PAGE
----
Pai Tau Tsuen

PUBLISHED : Sunday, 19 June, 2011, 12:00am
UPDATED : Sunday, 19 June, 2011, 12:00am


Pai Tau Tsuen is a sleepy village on a hillside northwest of Sha Tin MTR station. Quiet and laid-back, it's a world away from the heavily planned new town to the east.

The main draw is the Ten Thousand Buddhas Monastery, up the hill from the village. Its name understates the number of Buddhas contained in the five halls - 12,000 statues have been consecrated in the temple alone, a handful of which date back to the Tang dynasty.

The 'monastery' doesn't live up to its name - there aren't any resident monks here and it's overseen by laypeople. But the preserved body of its founder, Yuet Kai, who, along with his disciples, built the temple by hand, is on display in the main hall.

About 40 temples dot the hills around Pai Tau and some are open to the public, but many are not. During a recent visit, a monk from Wai Chuen Monastery noted that the area is prized for its solitude and calm - perfect for the reflective life.

'It [would be] nice to live here,' the monk said. 'It's quiet and peaceful.'

The main temple and pagoda of the monastery are listed buildings, but they're not the only ones in town. In the main Pai Tau village, the Lam Ancestral Hall buildings are also recognised as being of historic importance. Set back from the street, behind a stone wall, the rooms of the hall are part of a row of old homes that give the village much of its character. Residents say the buildings are about 70 years old.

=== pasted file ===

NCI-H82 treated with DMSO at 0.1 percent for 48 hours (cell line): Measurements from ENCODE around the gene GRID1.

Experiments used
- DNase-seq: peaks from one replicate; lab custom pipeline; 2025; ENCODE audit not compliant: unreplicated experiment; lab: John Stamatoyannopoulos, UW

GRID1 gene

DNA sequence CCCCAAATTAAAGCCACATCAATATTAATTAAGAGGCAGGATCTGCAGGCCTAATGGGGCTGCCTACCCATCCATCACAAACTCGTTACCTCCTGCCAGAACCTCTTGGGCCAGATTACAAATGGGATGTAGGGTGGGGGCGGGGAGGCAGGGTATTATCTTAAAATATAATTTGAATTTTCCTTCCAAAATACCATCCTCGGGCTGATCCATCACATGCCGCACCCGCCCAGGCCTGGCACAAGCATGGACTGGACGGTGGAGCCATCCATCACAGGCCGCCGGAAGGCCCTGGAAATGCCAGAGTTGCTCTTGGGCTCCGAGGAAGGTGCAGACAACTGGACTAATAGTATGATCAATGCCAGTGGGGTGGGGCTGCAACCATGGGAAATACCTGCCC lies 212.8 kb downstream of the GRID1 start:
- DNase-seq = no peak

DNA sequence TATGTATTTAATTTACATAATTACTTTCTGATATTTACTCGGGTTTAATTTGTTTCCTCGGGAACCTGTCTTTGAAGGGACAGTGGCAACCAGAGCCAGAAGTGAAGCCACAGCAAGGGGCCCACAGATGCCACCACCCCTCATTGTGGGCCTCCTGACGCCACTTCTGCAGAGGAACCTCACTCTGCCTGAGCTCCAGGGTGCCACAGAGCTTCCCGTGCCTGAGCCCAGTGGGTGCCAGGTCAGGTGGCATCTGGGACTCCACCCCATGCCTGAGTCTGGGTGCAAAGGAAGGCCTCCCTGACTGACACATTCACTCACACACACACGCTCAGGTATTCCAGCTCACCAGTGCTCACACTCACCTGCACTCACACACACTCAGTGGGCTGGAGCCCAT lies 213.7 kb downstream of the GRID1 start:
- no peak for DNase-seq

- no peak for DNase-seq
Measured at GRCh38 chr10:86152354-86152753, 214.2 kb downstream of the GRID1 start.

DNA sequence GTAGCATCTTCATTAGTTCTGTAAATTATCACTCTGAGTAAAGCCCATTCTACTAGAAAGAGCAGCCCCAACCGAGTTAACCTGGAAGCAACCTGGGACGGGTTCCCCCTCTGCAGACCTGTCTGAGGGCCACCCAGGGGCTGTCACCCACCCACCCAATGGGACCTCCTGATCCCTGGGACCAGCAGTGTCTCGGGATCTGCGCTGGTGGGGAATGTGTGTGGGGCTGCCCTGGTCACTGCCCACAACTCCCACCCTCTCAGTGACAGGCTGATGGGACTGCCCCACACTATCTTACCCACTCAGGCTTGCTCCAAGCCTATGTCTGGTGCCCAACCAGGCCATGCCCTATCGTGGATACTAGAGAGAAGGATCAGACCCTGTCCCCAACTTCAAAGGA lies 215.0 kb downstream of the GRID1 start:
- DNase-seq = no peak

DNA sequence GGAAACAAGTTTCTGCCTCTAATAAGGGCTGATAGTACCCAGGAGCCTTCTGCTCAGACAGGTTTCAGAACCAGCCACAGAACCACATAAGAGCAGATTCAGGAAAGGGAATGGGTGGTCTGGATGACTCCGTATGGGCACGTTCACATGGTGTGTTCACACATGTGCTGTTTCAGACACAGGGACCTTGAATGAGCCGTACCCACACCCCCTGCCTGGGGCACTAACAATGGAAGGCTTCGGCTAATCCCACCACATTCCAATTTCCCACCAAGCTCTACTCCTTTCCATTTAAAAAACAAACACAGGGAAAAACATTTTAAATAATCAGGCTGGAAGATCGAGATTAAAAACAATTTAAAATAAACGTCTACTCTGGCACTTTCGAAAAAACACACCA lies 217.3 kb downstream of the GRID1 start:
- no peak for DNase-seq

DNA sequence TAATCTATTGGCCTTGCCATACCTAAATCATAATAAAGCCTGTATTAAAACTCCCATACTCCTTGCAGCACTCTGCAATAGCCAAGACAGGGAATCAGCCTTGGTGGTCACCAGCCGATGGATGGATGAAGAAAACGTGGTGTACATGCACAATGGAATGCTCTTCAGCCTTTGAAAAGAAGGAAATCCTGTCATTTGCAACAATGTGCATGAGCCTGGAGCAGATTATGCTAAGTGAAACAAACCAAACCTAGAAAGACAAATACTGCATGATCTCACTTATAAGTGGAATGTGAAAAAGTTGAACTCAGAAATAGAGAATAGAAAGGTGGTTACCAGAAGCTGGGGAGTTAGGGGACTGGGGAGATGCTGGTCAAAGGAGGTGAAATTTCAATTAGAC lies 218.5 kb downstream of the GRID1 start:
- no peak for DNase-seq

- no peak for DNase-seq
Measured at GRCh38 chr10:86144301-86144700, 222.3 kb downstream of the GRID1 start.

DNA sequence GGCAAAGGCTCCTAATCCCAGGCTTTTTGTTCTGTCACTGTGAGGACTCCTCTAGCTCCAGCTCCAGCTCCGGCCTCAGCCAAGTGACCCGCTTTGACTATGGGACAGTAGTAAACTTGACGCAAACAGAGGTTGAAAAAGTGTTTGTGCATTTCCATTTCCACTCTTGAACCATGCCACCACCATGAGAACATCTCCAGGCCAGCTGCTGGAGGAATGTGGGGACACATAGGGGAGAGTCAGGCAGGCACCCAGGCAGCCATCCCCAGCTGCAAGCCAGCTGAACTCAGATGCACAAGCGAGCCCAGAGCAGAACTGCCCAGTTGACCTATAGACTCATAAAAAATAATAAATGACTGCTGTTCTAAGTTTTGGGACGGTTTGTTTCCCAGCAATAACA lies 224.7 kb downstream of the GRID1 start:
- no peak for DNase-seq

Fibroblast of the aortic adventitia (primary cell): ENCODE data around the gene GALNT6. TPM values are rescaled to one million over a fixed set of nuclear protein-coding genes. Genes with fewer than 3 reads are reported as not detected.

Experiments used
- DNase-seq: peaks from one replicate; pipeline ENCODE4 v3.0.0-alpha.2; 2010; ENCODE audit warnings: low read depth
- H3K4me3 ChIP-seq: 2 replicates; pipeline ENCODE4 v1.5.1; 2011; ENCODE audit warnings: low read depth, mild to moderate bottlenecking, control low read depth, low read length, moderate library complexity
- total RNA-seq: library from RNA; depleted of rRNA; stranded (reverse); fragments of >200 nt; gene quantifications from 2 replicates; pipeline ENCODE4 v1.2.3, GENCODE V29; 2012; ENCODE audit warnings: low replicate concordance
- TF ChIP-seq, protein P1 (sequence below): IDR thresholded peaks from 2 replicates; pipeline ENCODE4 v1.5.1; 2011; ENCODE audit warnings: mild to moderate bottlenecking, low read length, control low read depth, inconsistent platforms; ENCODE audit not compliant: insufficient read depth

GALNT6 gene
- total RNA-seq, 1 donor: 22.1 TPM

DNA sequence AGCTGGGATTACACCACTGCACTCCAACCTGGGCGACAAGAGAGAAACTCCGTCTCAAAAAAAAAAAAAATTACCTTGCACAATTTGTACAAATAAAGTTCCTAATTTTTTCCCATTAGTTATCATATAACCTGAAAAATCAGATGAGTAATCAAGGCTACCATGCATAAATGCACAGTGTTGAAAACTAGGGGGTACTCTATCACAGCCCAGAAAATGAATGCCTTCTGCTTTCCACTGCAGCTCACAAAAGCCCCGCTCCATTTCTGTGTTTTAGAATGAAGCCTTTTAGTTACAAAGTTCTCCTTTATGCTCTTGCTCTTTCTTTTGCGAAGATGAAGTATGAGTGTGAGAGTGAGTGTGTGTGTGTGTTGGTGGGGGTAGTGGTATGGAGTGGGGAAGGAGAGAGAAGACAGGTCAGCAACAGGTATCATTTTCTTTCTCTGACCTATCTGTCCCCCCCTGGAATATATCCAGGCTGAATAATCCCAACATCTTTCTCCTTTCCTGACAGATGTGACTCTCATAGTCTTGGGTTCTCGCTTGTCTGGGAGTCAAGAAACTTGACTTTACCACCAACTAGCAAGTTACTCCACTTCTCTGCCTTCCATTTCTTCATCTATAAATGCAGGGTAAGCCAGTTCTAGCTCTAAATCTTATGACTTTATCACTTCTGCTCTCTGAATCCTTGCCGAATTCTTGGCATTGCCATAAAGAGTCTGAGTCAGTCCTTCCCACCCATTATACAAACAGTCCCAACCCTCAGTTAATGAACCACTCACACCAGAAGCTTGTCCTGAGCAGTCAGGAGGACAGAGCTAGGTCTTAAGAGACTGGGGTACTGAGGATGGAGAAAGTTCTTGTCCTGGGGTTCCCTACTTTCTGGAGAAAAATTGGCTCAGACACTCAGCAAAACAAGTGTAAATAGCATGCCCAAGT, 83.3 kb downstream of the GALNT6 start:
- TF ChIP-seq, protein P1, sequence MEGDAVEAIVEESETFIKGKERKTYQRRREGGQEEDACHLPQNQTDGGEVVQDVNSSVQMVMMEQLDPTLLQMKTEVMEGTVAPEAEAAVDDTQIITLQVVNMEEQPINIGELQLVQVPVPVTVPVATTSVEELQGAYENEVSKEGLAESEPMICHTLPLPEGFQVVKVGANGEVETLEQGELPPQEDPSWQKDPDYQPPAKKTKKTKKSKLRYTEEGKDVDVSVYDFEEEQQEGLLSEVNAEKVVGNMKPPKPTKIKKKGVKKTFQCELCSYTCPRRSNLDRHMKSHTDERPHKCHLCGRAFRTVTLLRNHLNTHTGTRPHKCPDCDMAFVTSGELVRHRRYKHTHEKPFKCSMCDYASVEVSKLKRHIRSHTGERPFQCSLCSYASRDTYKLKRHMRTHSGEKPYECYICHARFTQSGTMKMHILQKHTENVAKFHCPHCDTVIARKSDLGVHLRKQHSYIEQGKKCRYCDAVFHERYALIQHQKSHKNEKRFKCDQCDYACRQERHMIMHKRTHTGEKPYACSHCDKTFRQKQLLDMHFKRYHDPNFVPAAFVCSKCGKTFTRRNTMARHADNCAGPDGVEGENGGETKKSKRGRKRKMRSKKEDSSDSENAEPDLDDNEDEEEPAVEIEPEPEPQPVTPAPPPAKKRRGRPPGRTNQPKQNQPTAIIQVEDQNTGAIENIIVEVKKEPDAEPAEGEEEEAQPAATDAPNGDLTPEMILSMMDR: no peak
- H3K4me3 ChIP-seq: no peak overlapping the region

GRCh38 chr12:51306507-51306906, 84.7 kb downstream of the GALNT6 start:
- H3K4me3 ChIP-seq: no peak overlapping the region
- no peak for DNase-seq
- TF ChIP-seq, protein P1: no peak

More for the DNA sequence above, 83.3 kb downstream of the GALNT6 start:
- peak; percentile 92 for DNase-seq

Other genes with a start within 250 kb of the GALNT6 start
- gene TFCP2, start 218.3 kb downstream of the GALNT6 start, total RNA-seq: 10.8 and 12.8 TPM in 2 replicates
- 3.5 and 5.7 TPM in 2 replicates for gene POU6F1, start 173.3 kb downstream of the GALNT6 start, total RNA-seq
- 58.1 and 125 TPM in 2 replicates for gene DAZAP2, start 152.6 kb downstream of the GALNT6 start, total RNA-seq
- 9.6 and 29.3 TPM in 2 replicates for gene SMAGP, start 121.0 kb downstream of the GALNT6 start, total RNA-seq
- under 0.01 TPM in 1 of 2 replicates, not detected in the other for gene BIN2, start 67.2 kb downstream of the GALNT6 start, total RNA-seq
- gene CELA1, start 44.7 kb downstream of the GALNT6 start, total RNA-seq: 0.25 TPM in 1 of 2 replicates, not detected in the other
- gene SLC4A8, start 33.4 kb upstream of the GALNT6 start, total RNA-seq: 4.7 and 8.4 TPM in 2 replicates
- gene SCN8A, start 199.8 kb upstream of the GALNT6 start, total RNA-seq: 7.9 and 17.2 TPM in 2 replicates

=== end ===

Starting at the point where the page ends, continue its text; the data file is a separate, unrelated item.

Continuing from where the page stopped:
Beyond an overpass is land reclaimed from the sea and coastal flats to form Sha Tin. The pro- gress continues - red and white banners in Pai Tau Tsuen protest against a proposed flyover running over the village. But, for now, it remains a sleepy corner just beyond the reach of the urban sprawl.

The spirits who watch over the Ten Thousand Buddhas Monastery must have been sad to see the British leave Hong Kong; a landslide the day after the 1997 handover closed the tourist attraction for three years.

Around Pai Tau Tsuen

1 Home comforts

At the chilled-out Wong's Kitchen & Cafe (No 28, Pai Tau Village), Alice Wong and her husband serve up country-style fried rice (HK$35) and fried noodles with chilli and spare ribs (HK$32). Wong hopes her food speaks for itself - she limits the use of oil and eschews monosodium glutamate. 'We don't need to be famous,' she says.

2 Resting place

With its five-tier red and white pagoda, Po Fook Hill (12 Pai Tau Street, tel: 2604 1618) is often confused with the Ten Thousand Buddhas Monastery on the hill behind it. It's actually a columbarium, built in 1990, with Tang dynasty-style gardens and escalators. The 100,000 niches don't come cheap - the average price is about HK$100,000 and the cost rises steeply in line with how auspicious a plot is considered.

3 Retail therapy

The two-tower Grand Central Plaza looms over Pai Tau, marking the boundary of the village. Its main attrac- tion is Home Square, a 350,000 sq ft home furnishings mall, plus a recently refurbished Ikea and a gaggle of design stores.

Average house price HK$3.2 million for a 700 sq ft flat with rooftop

Average rent HK$11,000 for a 1,000 sq ft unit

Nearest shops Small stores in village, or walk 10 minutes to Sha Tin New Town Plaza

Nearest restaurants Small cha chaan teng in the village and dim sum and seafood restaurants in Grand Central Plaza next to the MTR station

Nearest MTR Sha Tin station is next to the village

Nearest ATM Sha Tin MTR station